First few paragraphs:
In 50 states and 49 countries, the experience is the same: a placid sense of place, air suffused with the rich aromatics of fresh-brewed espresso. Customers dollop cream and sprinkle brown sugar into their drinks on their way out the door, or they stay — paging through books or talking softly while they sip, serenaded by piped-in Paul McCartney and Norah Jones. Behind the counter, green-clad baristas grind beans and steam milk, smiling as they take orders in a made-up language.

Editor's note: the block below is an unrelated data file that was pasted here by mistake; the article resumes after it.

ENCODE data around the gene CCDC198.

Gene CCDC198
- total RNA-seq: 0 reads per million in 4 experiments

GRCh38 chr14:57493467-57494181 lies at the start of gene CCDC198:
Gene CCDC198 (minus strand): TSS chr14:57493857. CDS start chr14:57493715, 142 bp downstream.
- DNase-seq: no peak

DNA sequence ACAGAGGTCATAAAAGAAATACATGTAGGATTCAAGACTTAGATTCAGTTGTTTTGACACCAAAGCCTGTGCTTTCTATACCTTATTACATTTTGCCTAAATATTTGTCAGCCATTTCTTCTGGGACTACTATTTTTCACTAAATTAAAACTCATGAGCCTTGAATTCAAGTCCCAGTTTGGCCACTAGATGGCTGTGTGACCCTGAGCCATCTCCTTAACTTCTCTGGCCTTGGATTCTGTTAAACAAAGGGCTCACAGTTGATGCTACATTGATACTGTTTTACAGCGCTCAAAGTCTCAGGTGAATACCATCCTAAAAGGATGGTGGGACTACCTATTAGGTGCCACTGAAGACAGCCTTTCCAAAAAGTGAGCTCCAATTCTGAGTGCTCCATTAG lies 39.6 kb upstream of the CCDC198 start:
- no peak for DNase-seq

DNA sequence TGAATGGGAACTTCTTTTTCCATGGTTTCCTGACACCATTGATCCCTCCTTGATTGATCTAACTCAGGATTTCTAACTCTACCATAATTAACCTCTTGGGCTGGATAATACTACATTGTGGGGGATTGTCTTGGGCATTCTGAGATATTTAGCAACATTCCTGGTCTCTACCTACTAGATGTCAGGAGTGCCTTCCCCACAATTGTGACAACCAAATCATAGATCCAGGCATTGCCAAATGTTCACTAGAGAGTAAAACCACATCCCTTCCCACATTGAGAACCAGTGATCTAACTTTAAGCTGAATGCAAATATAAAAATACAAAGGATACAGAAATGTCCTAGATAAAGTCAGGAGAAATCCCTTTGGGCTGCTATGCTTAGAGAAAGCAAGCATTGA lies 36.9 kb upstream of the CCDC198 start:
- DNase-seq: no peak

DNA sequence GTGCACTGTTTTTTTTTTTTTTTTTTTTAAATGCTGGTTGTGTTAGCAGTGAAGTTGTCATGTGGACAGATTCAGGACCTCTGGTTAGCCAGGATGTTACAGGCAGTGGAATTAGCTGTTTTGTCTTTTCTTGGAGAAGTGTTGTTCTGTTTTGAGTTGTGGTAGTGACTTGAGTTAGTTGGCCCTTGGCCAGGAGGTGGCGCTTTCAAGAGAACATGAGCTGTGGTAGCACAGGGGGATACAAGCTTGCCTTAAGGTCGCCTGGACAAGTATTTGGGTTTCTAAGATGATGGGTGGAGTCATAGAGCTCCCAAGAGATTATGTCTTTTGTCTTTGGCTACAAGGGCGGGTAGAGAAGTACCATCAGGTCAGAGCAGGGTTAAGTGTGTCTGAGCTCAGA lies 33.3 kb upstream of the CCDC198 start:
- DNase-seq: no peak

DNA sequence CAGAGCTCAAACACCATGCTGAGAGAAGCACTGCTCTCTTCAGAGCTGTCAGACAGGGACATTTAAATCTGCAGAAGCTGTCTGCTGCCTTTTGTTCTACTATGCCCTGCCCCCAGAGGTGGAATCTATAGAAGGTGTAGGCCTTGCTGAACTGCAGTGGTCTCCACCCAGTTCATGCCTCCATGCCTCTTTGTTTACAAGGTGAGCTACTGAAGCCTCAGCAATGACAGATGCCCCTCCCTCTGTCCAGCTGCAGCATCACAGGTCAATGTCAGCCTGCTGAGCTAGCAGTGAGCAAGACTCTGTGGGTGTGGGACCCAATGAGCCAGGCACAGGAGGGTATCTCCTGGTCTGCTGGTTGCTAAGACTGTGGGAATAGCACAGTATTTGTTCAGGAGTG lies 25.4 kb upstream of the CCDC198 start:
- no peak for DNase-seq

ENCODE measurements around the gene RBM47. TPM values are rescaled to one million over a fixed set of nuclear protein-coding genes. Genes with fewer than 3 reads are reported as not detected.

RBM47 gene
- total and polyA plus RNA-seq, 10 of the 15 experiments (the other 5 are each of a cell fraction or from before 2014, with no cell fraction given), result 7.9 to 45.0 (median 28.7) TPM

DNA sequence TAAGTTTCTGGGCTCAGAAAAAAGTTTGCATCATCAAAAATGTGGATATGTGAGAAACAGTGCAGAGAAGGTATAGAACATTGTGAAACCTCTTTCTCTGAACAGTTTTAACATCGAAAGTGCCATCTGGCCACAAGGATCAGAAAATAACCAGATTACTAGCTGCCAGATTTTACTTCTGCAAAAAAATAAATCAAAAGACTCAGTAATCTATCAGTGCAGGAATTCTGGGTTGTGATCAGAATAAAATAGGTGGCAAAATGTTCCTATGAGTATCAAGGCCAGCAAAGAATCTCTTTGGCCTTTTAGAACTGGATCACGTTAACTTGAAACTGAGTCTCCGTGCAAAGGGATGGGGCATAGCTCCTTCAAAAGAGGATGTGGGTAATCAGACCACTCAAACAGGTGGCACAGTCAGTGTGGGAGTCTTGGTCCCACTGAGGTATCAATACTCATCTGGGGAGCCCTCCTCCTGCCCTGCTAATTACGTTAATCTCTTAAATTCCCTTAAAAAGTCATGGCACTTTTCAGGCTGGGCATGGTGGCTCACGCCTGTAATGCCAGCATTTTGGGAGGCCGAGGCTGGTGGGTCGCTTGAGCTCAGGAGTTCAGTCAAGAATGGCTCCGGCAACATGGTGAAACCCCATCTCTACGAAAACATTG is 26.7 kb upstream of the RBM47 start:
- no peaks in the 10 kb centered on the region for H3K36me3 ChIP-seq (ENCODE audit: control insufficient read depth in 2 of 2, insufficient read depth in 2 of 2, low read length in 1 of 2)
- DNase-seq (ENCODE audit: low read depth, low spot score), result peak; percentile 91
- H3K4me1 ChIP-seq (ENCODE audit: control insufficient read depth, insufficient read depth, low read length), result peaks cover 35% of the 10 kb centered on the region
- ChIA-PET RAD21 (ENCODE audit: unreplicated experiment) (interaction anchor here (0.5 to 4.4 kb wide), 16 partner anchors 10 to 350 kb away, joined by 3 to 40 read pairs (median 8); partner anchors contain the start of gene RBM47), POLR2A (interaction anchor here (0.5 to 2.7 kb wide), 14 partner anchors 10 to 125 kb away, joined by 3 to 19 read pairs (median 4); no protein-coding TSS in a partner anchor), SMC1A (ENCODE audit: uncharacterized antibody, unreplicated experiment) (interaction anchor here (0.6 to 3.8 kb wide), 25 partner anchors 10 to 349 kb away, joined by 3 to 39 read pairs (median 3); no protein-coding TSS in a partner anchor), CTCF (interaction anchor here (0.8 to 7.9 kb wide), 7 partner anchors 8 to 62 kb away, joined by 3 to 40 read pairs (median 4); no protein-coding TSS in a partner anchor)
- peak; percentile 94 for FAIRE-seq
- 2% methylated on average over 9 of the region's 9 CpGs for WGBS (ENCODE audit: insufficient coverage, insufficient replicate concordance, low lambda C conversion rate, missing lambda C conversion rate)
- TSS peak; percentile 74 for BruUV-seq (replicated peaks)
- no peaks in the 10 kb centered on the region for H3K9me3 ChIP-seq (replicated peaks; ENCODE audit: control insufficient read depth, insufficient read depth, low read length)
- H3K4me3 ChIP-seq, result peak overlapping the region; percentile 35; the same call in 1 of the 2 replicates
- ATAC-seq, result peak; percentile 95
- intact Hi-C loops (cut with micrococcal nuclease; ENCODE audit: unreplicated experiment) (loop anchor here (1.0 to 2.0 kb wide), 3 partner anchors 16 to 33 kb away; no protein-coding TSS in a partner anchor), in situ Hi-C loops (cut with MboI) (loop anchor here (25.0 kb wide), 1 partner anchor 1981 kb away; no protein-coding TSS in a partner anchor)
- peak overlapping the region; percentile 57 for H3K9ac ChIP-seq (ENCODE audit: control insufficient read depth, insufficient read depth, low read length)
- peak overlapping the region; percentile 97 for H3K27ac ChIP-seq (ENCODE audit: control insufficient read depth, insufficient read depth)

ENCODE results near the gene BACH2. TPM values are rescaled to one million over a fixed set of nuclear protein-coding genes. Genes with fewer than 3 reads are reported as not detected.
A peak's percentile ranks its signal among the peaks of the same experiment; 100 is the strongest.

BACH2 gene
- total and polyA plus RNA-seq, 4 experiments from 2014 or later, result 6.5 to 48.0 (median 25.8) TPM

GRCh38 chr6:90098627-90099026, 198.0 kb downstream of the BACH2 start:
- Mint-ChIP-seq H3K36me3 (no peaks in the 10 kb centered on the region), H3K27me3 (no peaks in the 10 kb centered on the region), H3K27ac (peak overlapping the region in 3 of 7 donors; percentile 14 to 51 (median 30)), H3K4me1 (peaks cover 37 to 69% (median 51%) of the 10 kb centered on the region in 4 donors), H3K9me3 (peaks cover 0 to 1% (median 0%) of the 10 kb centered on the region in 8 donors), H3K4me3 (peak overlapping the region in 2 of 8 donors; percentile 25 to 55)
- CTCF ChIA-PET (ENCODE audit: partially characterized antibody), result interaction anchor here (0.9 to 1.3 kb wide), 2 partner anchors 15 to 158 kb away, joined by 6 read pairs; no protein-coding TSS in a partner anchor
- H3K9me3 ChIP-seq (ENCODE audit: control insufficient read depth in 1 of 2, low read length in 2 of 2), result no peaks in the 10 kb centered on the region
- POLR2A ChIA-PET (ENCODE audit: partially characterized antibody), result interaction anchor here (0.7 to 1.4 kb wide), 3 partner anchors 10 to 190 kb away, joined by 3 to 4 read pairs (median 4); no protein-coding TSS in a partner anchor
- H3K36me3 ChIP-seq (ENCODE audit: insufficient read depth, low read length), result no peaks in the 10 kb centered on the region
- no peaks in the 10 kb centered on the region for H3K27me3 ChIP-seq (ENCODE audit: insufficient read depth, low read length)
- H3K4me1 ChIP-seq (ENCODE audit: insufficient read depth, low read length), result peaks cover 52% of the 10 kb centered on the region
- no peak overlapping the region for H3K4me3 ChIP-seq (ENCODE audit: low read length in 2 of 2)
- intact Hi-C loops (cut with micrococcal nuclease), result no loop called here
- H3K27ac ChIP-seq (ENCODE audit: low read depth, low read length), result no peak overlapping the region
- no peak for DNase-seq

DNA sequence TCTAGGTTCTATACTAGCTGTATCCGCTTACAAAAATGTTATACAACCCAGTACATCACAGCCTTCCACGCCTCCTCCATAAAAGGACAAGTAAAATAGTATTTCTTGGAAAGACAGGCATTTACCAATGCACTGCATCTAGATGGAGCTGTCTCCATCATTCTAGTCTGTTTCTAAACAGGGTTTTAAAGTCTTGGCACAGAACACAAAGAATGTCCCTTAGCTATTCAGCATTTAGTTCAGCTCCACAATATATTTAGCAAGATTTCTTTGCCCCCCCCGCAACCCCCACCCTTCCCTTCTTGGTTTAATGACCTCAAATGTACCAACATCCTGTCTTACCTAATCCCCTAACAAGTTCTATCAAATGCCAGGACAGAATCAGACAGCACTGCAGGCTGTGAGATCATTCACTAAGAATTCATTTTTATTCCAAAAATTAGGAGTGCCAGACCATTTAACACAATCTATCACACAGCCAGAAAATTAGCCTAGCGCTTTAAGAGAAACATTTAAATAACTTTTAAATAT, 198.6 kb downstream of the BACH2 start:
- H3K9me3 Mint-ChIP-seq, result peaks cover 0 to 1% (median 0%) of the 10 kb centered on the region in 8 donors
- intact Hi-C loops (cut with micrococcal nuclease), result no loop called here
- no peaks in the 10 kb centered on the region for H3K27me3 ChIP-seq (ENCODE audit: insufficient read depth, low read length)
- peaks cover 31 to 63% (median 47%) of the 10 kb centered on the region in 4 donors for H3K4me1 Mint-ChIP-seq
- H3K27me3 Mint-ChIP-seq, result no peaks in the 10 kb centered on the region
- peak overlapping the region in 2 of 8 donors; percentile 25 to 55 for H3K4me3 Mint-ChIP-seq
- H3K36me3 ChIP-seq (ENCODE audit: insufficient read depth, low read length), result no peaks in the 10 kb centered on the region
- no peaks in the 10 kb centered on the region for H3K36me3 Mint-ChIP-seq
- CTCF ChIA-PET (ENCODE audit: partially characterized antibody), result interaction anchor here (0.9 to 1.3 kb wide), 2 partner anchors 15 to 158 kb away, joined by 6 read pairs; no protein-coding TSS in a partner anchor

What other corporate entity but Starbucks offers such a defined experience? It's one Temple University professor Bryant Simon immersed himself in countless times over the past few years — he spent 12 to 14 hours each week observing the human traffic in more than 425 Starbucks locations in nine countries. His curiosity having been piqued by the company's breathtaking popularity, he sensed that the way we buy coffee said something deeper about ourselves.
I first interviewed Simon for another story in 2007. At the time, he'd already been at work on his book about the coffee colossus for a couple years. Now that book, Everything But the Coffee: Learning About America from Starbucks (University of California Press), has finally been published.